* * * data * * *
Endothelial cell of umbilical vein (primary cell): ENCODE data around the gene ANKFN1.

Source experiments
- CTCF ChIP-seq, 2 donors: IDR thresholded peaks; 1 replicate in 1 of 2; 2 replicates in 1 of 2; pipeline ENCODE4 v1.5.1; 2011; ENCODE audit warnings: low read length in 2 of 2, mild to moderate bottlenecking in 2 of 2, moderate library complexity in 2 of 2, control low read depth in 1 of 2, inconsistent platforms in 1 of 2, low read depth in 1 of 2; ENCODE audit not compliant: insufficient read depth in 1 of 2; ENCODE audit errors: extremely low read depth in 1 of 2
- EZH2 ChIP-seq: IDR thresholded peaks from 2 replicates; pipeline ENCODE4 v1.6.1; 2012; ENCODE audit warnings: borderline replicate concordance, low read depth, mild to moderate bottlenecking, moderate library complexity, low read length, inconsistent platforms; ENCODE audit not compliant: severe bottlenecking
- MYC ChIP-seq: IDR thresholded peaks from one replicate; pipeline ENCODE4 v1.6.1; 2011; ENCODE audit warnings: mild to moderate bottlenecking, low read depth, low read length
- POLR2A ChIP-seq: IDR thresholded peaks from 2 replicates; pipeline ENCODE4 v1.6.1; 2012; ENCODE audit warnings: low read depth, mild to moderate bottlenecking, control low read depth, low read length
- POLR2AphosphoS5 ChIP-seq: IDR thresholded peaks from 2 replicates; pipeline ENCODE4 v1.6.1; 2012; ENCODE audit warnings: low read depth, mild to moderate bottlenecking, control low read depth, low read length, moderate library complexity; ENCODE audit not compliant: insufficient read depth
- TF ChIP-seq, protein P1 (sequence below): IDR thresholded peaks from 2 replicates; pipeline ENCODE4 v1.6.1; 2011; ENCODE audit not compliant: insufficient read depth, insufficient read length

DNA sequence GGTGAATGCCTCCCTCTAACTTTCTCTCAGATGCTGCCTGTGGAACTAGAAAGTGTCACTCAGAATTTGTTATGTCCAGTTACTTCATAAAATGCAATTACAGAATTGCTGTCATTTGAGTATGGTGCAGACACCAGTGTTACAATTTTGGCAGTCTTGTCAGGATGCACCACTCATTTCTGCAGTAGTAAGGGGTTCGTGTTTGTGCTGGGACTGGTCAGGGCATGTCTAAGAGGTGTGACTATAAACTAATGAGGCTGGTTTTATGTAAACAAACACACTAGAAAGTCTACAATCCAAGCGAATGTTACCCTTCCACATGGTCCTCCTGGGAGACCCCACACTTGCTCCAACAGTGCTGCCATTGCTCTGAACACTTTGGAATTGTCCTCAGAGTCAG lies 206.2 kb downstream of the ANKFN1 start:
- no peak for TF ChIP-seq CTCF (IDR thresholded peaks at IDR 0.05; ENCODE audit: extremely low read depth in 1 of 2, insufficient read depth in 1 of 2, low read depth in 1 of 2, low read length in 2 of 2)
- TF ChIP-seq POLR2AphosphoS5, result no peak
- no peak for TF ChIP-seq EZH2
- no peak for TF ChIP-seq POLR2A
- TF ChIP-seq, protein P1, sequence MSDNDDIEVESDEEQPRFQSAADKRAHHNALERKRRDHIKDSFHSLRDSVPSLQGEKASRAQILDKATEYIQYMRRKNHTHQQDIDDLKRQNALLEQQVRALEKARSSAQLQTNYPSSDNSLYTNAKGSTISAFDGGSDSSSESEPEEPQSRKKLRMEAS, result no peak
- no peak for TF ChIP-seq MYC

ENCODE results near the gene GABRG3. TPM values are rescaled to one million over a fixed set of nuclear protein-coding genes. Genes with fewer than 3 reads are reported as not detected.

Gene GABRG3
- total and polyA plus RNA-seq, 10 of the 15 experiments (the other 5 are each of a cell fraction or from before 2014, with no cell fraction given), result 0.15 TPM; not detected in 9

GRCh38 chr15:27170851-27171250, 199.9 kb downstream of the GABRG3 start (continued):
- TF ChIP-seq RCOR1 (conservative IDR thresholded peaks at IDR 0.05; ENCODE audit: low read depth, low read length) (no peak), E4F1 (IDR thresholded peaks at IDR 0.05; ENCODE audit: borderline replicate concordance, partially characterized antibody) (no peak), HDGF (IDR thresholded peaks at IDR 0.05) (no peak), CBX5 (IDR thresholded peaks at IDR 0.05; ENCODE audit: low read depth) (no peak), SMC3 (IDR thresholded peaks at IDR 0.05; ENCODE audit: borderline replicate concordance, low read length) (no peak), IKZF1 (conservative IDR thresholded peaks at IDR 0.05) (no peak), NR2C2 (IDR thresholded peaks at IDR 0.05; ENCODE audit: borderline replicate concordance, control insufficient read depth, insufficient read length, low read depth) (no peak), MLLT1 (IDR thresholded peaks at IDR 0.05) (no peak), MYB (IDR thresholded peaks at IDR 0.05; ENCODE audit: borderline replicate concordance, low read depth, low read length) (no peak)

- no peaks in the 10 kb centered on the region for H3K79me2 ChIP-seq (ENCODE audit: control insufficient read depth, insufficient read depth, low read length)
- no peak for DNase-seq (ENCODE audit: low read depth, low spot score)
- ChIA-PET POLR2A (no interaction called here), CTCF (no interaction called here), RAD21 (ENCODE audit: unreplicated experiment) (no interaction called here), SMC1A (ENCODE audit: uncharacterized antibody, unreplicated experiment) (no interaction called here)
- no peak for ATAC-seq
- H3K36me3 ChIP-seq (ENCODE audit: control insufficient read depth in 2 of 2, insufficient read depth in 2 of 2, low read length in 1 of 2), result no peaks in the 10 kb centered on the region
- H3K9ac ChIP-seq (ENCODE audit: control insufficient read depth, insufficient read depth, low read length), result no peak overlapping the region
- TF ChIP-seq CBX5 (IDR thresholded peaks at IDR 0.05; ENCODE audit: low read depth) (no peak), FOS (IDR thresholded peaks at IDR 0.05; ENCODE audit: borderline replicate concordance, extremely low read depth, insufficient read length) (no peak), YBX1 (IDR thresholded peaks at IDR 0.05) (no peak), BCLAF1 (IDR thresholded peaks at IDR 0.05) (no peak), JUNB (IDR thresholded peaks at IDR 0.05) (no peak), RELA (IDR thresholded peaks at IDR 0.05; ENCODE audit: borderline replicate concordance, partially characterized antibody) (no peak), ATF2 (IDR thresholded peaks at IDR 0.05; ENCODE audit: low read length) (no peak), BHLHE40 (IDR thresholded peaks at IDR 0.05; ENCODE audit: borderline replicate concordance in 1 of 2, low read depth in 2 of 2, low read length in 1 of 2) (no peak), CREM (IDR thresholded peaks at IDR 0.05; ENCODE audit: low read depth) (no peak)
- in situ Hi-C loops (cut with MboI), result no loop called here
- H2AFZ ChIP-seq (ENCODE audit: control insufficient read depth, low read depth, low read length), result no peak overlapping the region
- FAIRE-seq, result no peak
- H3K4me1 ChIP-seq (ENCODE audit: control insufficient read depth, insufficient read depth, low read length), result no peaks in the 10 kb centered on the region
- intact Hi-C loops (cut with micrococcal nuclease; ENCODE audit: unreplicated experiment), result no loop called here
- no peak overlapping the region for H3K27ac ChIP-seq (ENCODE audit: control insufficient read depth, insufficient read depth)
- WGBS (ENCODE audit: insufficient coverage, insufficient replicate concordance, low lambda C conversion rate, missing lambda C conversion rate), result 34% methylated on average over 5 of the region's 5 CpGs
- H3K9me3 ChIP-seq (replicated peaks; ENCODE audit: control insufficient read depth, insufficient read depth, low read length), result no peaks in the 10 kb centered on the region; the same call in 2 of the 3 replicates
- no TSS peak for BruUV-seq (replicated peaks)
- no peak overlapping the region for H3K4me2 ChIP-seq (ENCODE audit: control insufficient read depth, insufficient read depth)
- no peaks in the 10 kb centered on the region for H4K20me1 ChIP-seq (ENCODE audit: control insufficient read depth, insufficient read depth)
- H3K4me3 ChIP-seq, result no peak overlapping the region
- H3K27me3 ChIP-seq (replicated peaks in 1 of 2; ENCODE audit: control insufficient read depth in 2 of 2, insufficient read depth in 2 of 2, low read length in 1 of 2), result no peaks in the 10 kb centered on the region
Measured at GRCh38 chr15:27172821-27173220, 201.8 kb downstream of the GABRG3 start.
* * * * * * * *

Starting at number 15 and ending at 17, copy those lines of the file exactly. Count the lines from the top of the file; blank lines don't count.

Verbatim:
- no peak for TF ChIP-seq MYC

ENCODE results near the gene GABRG3. TPM values are rescaled to one million over a fixed set of nuclear protein-coding genes. Genes with fewer than 3 reads are reported as not detected.

Gene GABRG3